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Wrist (Distal Radius) Fracture

What is a Distal Radius Fracture?

A distal radius fracture is a break of the larger bone of the wrist. This can occur in patients of all ages from a variety of traumatic causes, and it is a very common injury. The bone can break in many different ways and can range in severity. Sometimes the bone breaks and sticks out through the skin. This is called an open fracture and needs urgent surgery. Other types of distal radius fractures include intra articular, extra-articular, simple and comminuted fractures. Each requires specific types of treatment, so it is important for your doctor to diagnose and treat your injury appropriately.

What does the Distal Radius do?

The distal radius is the largest support bone of the wrist. All the wrist bones are important for function and their shape and position must be perfect to allow for full wrist range of motion. The distal radius does have a cartilage joint surface that helps the wrist joint glide smoothly. If this becomes uneven, wrist arthritis can occur.

Diagnosis and Examination

Physical examination is important in the evaluation of these injuries. Important blood vessels and nerves lie near the distal radius, and can be injured when it breaks. Sometimes patients with wrist fractures can develop acute carpal tunnel syndrome with numbness in the thumb, index and middle fingers. This requires urgent treatment. The doctor will also look for any open wounds over the injury. Sometimes the bone pushes against the skin causing it to “tent.” Too much pressure can result in the bone coming through the skin.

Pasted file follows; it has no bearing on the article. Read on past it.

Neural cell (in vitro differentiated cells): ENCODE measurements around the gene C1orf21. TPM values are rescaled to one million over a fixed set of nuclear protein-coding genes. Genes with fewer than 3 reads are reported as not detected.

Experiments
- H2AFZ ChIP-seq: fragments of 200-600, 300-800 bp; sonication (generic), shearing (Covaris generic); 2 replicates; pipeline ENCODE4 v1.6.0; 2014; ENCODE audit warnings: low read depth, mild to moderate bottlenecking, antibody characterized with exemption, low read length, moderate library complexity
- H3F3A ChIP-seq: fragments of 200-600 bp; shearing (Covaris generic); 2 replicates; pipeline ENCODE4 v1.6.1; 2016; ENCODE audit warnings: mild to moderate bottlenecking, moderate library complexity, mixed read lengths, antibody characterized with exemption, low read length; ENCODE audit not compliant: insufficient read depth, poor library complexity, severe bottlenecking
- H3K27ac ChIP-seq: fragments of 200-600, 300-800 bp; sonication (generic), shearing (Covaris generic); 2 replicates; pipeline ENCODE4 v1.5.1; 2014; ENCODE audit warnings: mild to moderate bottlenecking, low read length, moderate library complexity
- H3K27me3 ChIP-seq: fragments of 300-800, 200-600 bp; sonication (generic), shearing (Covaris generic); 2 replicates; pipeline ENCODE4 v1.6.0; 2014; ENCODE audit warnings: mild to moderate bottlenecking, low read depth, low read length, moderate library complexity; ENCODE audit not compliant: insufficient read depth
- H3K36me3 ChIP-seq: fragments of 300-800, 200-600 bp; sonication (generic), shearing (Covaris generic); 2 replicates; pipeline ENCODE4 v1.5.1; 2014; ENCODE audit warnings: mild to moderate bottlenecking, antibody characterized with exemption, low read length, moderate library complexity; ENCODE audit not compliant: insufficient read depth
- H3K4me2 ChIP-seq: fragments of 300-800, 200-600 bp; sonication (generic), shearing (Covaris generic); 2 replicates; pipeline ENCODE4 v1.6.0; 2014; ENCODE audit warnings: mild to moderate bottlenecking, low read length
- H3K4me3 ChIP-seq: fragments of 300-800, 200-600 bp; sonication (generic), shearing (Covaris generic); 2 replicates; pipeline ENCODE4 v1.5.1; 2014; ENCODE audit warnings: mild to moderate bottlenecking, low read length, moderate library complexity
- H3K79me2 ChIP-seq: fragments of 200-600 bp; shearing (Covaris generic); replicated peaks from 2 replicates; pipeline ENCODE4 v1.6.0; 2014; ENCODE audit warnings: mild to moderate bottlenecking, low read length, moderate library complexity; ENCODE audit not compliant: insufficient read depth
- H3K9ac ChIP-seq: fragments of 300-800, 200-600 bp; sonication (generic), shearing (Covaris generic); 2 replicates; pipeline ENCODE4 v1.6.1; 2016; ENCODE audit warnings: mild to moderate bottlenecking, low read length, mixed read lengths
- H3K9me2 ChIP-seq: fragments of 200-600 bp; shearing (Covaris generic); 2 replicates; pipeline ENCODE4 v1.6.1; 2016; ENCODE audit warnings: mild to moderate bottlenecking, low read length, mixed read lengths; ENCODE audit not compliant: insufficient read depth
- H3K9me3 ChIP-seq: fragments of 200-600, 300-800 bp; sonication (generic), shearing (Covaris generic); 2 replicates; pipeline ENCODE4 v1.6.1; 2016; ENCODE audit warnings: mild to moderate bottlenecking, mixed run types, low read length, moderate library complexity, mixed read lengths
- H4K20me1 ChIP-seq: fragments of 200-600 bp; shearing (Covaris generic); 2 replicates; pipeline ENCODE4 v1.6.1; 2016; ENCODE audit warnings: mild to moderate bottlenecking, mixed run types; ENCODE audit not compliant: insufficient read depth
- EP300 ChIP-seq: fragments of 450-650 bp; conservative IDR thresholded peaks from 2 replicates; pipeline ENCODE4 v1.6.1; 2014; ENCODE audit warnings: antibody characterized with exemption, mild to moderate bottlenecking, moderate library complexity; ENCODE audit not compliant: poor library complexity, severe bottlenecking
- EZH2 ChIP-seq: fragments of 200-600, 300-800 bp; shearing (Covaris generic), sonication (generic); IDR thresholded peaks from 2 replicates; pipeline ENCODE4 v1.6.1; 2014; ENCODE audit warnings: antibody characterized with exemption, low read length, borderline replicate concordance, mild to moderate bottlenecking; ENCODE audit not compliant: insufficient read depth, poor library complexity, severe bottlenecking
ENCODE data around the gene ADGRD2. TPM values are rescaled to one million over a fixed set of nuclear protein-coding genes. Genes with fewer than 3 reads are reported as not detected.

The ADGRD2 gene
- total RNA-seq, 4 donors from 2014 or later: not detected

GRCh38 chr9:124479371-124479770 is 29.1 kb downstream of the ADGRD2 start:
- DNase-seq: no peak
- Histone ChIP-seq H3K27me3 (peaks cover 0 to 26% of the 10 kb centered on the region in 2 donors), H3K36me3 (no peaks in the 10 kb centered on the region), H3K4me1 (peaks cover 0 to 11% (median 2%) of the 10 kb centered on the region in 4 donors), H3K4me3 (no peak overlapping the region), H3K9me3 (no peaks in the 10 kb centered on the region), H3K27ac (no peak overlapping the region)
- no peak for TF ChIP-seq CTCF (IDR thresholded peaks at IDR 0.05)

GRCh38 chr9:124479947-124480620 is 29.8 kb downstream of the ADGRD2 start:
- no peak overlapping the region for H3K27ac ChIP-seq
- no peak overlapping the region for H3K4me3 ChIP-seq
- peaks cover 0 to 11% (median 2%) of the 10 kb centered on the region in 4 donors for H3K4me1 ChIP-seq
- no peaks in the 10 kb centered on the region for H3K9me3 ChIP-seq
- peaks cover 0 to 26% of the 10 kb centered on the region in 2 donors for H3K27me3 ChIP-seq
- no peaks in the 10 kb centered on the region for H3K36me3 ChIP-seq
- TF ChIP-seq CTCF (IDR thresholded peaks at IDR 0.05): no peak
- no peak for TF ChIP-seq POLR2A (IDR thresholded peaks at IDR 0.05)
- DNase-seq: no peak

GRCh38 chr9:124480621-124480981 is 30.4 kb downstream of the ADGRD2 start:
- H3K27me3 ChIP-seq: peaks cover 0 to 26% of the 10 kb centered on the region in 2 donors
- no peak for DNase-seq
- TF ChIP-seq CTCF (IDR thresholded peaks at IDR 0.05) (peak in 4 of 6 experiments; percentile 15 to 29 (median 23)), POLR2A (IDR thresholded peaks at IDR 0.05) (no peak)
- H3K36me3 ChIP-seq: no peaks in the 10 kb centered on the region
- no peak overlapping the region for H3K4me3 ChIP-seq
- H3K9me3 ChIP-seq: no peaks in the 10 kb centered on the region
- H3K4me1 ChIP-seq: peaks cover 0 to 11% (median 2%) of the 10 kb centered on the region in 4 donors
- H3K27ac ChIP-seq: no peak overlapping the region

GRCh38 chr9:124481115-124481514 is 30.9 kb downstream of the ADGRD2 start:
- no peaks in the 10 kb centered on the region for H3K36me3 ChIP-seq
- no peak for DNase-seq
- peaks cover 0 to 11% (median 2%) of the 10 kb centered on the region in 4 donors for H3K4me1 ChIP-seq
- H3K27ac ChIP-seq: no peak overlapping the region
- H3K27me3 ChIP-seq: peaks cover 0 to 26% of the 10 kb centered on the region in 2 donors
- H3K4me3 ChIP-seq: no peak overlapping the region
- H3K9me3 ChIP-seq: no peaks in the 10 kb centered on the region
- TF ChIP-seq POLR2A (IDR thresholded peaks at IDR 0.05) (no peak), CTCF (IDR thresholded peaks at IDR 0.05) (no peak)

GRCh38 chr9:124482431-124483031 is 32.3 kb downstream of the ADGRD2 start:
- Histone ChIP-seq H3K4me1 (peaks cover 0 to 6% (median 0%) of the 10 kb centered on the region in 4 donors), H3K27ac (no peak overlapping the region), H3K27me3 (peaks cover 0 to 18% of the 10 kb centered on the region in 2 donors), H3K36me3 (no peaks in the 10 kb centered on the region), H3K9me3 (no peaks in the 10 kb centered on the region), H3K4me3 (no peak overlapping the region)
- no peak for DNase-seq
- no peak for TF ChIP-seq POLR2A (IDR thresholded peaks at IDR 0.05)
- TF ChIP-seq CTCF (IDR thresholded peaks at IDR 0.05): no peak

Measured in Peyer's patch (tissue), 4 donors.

X-rays are used to evaluate the location, type, and severity of the broken bone. This helps doctors and patients make an informed decision on treatment. Often three or more x-rays are taken to show the injury pattern. In cases where there are many pieces or severe intra articular fractures, a CT (Computed Tomography) Scan is ordered to help guide surgical treatment.

Non-Surgical Treatment for Wrist Fractures

Wrist fractures do not always require surgery, and many heal just fine without an operation. Minor fractures with minimal displacement do very well with non-surgical treatment. Other displaced fractures can be “reduced” and casted, which means the doctor can push the bones back in place. Initially, splints are placed in the emergency room and converted to casts in the orthopedic office.

If non-operative care is chosen, regular follow-up care for a physical exam and x-rays is important to ensure that the fracture stays in good position and heals appropriately. Cutting down or quitting smoking and tight blood sugar control if you are a diabetic is important for the healing process. If the bones lose their alignment or slip surgery may be required.

Wrist fractures treated non-operatively are usually casted for 6 weeks. The cast is then removed, patients are given a removable wrist brace and physical therapy is started to help patients regain their range of motion.

Surgical Treatment for Wrist Fractures

Surgeons may recommend an operation to fix the broken wrist if it is broken into many pieces, if the bones are far apart, if the joint is uneven, if the bone sticks out through the skin, or if the nerves or blood vessels are injured. Several studies have shown that surgery helps reduce pain, get people back to work sooner and maintains shoulder strength and motion.